How to teach emotion in dance

How to Pull Emotion and Passion Out of Your Dancers

How to Pull Emotion and Passion Out of Your Dancers

Teaching technique to dancers is, for the most part, straightforward. Regardless of the style—”standing leg in plié,” “transfer your weight” or “find a low contracting lunge”—the cues become second nature for teachers and students. But articulating emotion and passion can be a struggle for teachers and even uncomfortable for some dancers to grasp and execute.

While some kids naturally connect emotion to their movement, (i.e. the inspiring clip below), not every group of young dancers will have the zest and mature enthusiasm to move the audience or competition judges to stand up and cheer. So how do you teach a dancer to emote?

@danceteachermagazine on Instagram: “We’ll have what they’re having. These amazing dancers are giving us life today! 👏👏👏 Repost @_tsoares
Video shot at @lezginka_school_”

If you’re having trouble pulling the passion out of your students, here are a few ideas to help them find “the feeling” in their dancing.

Use Your Music

Choreographer Darrell Grand Moultrie strives to teach his students from a young age to understand musicality and dancing with passion. As a young dancer, he had a teacher who used soul and gospel music in class to pull emotion out of dancers, and he’s stuck with this method in his own teaching. “When you want young dancers to feel, using soulful vocals and music are like an instant shot and win,” says Moultrie.

Here’s a video from a class at The Debbie Allen Dance Academy in Los Angeles of a group of young kids dancing with maturity far beyond their years.

Create the Emotion Behind the Story

“Everyone relates to a song or a concept differently,” says Tiffany Prout-Leitao, owner of Center Stage Dance Academy. “I have students come up with their own story, so it’s organic and not fake or forced. I have them listen to the song, close their eyes and not dance but see their movement and let the natural feeling come out.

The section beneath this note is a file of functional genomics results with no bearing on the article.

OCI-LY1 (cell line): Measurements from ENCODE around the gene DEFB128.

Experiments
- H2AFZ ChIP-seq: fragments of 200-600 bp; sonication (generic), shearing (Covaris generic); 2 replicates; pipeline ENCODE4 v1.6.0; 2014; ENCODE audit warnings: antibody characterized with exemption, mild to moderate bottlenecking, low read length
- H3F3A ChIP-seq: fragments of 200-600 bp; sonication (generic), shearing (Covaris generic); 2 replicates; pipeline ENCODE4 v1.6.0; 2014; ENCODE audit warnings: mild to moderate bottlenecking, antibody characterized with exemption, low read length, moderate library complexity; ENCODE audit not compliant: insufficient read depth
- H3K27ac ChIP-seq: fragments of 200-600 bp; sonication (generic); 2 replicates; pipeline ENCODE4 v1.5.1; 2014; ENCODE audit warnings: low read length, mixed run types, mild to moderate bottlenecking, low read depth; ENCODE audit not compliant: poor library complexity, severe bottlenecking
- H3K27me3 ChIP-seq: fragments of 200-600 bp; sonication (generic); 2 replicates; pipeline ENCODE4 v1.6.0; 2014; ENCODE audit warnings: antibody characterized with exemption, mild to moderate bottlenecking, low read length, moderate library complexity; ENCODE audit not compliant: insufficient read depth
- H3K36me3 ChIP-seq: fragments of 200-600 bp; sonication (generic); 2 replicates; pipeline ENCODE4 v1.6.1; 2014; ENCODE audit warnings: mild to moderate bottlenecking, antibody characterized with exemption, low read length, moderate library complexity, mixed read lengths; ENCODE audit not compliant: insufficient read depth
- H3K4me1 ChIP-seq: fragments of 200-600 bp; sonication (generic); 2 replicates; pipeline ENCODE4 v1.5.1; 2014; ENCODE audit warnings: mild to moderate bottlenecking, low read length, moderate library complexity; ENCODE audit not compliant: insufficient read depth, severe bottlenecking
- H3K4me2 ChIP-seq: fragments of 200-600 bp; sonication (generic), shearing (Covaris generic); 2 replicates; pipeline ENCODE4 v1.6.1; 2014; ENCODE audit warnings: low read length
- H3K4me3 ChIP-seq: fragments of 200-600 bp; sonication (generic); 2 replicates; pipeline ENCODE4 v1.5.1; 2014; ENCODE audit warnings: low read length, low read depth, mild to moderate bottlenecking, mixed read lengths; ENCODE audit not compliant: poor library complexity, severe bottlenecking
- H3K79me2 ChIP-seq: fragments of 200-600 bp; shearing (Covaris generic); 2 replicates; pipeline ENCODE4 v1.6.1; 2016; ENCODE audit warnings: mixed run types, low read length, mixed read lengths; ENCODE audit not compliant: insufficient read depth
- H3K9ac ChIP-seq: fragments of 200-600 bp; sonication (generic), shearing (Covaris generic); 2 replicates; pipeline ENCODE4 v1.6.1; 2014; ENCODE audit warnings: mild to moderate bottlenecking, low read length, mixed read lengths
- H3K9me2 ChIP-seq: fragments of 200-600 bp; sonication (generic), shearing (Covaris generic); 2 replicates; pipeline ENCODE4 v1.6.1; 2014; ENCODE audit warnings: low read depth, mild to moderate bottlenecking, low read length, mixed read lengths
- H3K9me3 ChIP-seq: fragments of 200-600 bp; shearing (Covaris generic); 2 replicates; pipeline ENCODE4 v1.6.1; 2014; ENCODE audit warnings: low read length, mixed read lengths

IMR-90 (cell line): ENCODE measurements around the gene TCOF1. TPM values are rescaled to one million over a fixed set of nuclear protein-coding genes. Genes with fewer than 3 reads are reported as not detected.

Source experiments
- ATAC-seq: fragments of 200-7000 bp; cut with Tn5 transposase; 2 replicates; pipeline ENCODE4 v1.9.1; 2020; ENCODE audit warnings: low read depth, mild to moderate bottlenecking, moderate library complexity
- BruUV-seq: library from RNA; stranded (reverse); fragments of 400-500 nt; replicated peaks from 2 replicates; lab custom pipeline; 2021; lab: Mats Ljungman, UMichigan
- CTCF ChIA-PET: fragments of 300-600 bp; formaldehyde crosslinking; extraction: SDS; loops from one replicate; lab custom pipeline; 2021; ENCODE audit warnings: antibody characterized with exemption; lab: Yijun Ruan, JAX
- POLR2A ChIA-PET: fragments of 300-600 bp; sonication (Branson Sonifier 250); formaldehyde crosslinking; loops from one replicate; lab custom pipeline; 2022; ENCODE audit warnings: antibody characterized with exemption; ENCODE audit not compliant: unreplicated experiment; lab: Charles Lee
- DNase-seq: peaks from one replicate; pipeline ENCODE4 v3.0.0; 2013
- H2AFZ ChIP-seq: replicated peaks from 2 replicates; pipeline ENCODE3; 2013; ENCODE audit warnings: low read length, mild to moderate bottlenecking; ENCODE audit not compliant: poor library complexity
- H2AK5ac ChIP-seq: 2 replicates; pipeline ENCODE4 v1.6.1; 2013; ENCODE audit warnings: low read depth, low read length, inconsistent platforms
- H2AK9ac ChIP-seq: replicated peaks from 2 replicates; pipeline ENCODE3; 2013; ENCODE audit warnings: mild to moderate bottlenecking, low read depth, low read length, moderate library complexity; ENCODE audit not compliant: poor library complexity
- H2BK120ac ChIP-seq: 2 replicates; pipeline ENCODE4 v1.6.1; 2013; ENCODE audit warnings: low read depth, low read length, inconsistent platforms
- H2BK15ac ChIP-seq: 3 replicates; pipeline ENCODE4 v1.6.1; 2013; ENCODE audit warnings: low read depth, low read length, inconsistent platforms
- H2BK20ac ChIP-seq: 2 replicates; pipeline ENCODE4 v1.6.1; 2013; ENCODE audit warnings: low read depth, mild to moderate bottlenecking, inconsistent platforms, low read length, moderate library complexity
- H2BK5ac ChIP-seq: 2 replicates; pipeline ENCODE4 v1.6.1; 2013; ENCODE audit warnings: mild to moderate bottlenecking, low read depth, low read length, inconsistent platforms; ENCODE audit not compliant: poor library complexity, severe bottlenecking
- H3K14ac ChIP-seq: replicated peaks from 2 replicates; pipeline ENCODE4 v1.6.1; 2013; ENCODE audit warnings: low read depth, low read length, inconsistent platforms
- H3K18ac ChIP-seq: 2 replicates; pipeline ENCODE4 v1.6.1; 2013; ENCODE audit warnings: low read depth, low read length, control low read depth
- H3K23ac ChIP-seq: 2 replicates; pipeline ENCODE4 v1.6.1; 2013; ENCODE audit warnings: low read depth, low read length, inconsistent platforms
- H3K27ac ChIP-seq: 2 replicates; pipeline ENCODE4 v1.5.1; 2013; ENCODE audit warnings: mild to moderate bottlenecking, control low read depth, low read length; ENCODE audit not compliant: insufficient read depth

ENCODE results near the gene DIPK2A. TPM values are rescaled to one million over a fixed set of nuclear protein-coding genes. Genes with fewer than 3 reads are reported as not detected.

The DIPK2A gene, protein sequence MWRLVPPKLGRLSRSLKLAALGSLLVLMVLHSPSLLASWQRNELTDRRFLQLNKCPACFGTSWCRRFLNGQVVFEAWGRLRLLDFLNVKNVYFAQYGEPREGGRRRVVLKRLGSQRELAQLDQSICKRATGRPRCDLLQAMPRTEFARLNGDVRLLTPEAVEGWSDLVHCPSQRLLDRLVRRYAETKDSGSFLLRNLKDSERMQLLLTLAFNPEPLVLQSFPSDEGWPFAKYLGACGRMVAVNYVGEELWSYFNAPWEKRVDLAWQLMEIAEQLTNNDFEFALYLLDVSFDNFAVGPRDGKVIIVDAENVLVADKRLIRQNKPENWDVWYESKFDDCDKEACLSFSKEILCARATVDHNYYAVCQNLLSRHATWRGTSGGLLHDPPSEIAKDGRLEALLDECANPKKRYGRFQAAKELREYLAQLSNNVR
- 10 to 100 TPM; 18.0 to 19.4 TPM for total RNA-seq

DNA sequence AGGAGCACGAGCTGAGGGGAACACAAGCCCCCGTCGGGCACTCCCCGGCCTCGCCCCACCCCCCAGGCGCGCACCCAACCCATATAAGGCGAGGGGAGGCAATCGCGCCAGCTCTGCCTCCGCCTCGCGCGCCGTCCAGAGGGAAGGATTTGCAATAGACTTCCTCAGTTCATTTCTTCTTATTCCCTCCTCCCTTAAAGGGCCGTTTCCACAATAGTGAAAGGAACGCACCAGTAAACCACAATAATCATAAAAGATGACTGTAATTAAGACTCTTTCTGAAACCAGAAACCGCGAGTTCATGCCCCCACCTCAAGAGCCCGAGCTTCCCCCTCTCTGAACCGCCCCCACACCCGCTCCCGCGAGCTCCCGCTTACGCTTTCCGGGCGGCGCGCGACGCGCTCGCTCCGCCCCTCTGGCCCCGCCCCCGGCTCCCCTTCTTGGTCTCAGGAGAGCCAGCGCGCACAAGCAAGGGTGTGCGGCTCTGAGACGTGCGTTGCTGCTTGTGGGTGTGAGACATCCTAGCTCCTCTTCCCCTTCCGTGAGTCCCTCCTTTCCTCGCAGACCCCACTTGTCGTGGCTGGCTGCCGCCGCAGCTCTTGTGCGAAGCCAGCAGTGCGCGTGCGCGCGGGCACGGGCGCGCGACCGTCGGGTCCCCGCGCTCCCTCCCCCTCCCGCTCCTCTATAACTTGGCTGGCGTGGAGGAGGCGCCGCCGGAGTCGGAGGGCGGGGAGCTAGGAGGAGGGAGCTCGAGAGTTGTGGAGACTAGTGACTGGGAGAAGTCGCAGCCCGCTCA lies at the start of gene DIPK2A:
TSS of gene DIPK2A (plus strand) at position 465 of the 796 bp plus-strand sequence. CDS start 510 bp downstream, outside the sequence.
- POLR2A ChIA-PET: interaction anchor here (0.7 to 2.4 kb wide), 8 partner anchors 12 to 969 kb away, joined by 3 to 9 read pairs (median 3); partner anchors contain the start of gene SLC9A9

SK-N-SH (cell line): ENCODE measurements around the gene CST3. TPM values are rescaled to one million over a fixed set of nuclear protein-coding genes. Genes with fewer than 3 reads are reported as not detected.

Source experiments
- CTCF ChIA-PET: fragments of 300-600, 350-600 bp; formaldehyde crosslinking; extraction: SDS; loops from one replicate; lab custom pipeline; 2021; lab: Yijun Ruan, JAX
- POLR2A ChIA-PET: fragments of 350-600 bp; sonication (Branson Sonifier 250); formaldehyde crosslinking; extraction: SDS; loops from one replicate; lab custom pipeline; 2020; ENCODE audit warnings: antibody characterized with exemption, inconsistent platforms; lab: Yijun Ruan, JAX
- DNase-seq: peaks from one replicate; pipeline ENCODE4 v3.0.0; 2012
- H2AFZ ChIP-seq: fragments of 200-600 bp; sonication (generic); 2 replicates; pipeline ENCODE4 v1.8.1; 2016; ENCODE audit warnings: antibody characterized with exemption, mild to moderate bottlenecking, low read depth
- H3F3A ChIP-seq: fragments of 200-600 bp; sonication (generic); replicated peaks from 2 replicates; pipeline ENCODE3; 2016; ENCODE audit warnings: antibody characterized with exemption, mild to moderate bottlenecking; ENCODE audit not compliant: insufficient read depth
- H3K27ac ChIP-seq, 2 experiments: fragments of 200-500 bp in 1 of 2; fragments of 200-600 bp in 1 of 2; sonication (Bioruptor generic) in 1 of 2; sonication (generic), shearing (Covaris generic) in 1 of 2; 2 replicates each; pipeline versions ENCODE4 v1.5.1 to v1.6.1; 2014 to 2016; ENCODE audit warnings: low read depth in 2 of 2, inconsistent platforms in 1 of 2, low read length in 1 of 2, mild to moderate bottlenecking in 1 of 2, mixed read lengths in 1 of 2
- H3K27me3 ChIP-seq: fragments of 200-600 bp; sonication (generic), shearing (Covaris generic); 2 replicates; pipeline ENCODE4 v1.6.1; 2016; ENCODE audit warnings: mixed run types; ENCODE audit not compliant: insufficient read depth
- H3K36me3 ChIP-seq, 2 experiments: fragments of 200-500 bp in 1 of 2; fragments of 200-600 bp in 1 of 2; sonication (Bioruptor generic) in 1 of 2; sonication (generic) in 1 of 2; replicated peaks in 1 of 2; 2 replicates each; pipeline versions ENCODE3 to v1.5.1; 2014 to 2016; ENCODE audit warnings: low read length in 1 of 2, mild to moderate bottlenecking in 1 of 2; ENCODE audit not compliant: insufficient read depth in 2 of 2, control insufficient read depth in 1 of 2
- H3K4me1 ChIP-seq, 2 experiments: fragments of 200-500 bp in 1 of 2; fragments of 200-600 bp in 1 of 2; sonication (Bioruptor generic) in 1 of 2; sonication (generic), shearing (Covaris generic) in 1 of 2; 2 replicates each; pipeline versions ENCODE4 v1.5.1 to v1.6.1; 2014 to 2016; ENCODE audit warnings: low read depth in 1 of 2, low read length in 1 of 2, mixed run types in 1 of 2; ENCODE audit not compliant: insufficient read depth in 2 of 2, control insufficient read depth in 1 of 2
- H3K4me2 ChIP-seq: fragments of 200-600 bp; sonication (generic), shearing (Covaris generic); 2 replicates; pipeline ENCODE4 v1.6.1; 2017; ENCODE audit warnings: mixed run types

Kelby Brown, who’s taught for American Ballet Theatre and at conventions like The PULSE, takes a similar approach.

“To begin with, I always ask dancers to listen to their music without dancing. Just truly listen,” says Brown.

He asks students to create a guide for the choreography, what he calls an emotional outline, by choosing three adjectives to describe the music. This encourages dancers to consider their senses and how those details affect the movement—visualize the space, what it smells like, what their relationship is to the other dancers or themselves, whether it’s a solo and whether they’re moving through a material like mud or water.

“These are all tools that young dancers need to gather, so they can have confidence in their portrayal of whatever emotion they’re trying to get across to the audience,” says Brown.

“If you don’t feel something, then the audience won’t, either,” he adds. “It’s our job as dancers to create that experience.”

Emotions and the body - Part 1: Dance is emotion in motion - StageMinded

Feelings are a big part of performing as a dancer.

Think of the most memorable performances you’ve seen, what made them memorable? Isn’t is the way they moved you?

Think of your favourite dancers to watch, what makes them so stunning? Usually it’s the way they share something of their own soul through their dancing.

Feelings are what make dancers artists not athletes and yet we often treat feelings as an add-on in our approach.

Only once the steps are learnt and mastered, the spacing is right and everything else is technically perfect, do we start talking about feelings. At this point, we say, “Now it’s time to let go and really dance”, we transpose a layer of expression over the rehearsed movements and expect genuine smiles and enthusiasm to suddenly appear.

But what if we’re missing the fact that feelings are integral to the entire process of dancing from beginning to end?

If we can give the expression of feelings some space in the dance studio on a regular basis, we may actually produces dancers who are more authentic, intuitive, expressive, grounded, creative and moving to audiences.

Who doesn’t want that?

So, why are feelings so integral to how we dance?